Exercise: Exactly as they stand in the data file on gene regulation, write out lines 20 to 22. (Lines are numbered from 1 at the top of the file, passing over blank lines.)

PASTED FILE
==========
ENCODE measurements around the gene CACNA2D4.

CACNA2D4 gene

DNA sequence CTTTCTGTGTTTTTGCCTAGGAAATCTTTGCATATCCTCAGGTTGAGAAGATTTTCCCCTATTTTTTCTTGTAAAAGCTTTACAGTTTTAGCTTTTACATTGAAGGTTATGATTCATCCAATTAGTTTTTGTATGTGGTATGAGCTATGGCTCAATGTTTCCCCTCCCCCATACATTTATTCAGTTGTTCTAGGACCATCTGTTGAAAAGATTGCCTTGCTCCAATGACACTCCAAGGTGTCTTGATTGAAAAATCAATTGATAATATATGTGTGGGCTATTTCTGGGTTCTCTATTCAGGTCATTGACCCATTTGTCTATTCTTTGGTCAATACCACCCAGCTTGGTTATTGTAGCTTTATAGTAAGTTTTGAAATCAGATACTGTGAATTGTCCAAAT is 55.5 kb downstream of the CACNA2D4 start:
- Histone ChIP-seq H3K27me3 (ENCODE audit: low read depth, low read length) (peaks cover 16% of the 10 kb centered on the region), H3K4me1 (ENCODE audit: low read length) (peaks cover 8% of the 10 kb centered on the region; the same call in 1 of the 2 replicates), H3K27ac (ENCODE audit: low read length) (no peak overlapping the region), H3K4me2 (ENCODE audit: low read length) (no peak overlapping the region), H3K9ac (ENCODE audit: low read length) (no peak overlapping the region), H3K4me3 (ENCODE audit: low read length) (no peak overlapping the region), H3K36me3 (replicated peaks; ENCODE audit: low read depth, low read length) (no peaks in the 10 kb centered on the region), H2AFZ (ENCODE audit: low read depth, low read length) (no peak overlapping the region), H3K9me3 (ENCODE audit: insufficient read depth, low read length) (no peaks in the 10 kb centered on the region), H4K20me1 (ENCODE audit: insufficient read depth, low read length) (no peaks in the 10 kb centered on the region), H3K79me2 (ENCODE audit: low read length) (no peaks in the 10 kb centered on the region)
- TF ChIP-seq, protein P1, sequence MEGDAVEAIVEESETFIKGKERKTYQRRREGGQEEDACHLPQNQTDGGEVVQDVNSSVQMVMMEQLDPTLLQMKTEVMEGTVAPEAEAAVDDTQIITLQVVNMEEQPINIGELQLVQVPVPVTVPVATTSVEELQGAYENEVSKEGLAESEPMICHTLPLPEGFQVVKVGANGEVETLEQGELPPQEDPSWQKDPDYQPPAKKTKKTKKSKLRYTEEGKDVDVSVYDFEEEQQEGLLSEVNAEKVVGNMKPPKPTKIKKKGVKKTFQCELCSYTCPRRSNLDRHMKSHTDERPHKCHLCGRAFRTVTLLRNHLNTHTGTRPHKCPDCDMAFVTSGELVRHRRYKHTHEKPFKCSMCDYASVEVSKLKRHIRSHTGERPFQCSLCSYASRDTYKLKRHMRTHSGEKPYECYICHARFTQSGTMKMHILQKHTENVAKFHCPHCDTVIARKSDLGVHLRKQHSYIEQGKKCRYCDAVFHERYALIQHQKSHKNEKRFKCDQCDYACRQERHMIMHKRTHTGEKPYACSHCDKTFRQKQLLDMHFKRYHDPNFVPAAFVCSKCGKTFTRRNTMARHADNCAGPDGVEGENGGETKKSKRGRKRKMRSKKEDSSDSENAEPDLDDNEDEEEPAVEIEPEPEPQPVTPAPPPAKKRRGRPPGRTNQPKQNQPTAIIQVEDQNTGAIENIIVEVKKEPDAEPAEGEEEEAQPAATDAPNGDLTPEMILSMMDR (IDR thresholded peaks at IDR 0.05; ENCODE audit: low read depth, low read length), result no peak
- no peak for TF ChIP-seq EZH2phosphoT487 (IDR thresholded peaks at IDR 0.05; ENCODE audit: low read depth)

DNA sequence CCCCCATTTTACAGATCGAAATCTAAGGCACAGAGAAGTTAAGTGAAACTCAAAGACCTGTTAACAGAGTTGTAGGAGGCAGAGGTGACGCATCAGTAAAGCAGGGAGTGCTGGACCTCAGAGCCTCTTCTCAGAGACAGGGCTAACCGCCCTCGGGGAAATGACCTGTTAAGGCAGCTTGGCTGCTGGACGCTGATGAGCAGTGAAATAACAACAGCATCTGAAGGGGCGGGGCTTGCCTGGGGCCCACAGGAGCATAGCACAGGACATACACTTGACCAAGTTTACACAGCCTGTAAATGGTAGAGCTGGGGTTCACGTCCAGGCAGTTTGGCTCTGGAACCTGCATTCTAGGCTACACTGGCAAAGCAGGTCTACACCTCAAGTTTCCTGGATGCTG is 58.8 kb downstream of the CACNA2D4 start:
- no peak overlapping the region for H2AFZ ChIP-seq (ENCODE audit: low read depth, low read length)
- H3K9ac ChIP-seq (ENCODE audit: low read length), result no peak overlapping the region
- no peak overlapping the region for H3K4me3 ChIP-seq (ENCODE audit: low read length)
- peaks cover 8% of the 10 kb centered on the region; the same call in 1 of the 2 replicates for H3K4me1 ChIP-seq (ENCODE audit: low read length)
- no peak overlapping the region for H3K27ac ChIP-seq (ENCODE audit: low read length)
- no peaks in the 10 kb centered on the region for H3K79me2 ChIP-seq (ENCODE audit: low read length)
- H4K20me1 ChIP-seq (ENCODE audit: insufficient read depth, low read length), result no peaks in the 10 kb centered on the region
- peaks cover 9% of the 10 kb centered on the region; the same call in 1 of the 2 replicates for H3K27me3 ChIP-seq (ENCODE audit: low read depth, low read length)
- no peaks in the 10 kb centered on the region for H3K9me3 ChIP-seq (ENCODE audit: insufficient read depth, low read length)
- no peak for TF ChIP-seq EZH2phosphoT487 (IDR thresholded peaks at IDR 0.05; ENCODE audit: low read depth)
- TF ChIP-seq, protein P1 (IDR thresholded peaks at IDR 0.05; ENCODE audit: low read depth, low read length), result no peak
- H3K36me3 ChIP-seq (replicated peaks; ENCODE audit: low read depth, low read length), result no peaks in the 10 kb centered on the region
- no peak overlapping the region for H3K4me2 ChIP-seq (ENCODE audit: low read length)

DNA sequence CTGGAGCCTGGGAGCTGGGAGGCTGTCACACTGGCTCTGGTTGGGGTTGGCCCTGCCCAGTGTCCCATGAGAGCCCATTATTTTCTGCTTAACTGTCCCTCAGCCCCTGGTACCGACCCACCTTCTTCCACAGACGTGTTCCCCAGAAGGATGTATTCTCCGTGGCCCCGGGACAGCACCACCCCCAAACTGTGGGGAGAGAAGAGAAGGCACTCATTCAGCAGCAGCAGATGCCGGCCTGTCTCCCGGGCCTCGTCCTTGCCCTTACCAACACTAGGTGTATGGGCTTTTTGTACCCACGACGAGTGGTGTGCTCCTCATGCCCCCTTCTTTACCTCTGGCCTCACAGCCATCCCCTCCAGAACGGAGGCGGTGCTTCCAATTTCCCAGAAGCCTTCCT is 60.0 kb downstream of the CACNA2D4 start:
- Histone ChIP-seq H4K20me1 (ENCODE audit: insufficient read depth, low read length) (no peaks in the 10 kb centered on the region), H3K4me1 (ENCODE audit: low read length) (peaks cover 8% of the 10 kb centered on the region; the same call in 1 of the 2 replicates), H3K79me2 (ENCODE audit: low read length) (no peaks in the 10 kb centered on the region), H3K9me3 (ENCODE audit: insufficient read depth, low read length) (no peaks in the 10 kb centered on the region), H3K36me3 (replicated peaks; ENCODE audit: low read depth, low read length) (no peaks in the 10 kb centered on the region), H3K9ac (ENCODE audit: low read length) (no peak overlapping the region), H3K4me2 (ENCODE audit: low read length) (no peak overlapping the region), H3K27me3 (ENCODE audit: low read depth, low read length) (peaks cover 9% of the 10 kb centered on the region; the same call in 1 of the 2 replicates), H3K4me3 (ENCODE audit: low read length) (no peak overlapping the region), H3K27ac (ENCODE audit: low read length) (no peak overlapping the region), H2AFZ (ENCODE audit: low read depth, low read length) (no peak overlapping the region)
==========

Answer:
- no peak overlapping the region for H3K4me2 ChIP-seq (ENCODE audit: low read length)

DNA sequence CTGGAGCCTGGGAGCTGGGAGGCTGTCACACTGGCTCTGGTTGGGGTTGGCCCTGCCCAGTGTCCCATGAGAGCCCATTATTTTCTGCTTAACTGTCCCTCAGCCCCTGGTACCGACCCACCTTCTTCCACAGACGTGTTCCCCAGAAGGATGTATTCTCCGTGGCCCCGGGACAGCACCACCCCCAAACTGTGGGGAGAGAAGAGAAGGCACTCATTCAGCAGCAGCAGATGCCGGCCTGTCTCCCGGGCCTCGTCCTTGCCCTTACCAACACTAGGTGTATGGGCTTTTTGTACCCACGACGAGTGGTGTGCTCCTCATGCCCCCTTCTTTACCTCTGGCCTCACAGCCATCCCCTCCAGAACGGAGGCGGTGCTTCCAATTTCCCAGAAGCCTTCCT is 60.0 kb downstream of the CACNA2D4 start:
- Histone ChIP-seq H4K20me1 (ENCODE audit: insufficient read depth, low read length) (no peaks in the 10 kb centered on the region), H3K4me1 (ENCODE audit: low read length) (peaks cover 8% of the 10 kb centered on the region; the same call in 1 of the 2 replicates), H3K79me2 (ENCODE audit: low read length) (no peaks in the 10 kb centered on the region), H3K9me3 (ENCODE audit: insufficient read depth, low read length) (no peaks in the 10 kb centered on the region), H3K36me3 (replicated peaks; ENCODE audit: low read depth, low read length) (no peaks in the 10 kb centered on the region), H3K9ac (ENCODE audit: low read length) (no peak overlapping the region), H3K4me2 (ENCODE audit: low read length) (no peak overlapping the region), H3K27me3 (ENCODE audit: low read depth, low read length) (peaks cover 9% of the 10 kb centered on the region; the same call in 1 of the 2 replicates), H3K4me3 (ENCODE audit: low read length) (no peak overlapping the region), H3K27ac (ENCODE audit: low read length) (no peak overlapping the region), H2AFZ (ENCODE audit: low read depth, low read length) (no peak overlapping the region)